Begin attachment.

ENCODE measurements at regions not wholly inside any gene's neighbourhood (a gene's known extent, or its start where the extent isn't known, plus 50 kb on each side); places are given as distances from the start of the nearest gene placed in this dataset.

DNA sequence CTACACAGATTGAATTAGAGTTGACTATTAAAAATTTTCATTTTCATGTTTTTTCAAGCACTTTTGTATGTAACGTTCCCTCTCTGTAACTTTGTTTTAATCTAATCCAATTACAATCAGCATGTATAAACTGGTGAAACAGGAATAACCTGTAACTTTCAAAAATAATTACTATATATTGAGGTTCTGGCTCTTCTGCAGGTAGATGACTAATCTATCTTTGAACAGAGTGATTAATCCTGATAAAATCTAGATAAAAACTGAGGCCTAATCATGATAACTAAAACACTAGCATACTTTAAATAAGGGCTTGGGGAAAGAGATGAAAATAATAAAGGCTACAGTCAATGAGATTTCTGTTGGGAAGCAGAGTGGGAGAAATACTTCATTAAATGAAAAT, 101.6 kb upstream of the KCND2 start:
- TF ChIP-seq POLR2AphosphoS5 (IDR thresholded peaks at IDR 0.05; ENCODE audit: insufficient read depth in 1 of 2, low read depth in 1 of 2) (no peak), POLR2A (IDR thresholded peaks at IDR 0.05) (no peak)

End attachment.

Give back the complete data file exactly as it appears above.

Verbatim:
ENCODE measurements at regions not wholly inside any gene's neighbourhood (a gene's known extent, or its start where the extent isn't known, plus 50 kb on each side); places are given as distances from the start of the nearest gene placed in this dataset.

DNA sequence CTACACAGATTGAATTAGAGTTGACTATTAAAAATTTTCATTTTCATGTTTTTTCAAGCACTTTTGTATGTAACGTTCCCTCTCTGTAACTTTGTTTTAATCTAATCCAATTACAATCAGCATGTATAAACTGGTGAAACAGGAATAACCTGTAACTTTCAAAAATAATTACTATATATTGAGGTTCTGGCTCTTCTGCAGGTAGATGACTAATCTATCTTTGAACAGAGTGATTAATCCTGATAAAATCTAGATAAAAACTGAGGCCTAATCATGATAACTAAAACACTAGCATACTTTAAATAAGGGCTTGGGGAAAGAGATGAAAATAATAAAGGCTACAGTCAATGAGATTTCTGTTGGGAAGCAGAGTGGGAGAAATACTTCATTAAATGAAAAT, 101.6 kb upstream of the KCND2 start:
- TF ChIP-seq POLR2AphosphoS5 (IDR thresholded peaks at IDR 0.05; ENCODE audit: insufficient read depth in 1 of 2, low read depth in 1 of 2) (no peak), POLR2A (IDR thresholded peaks at IDR 0.05) (no peak)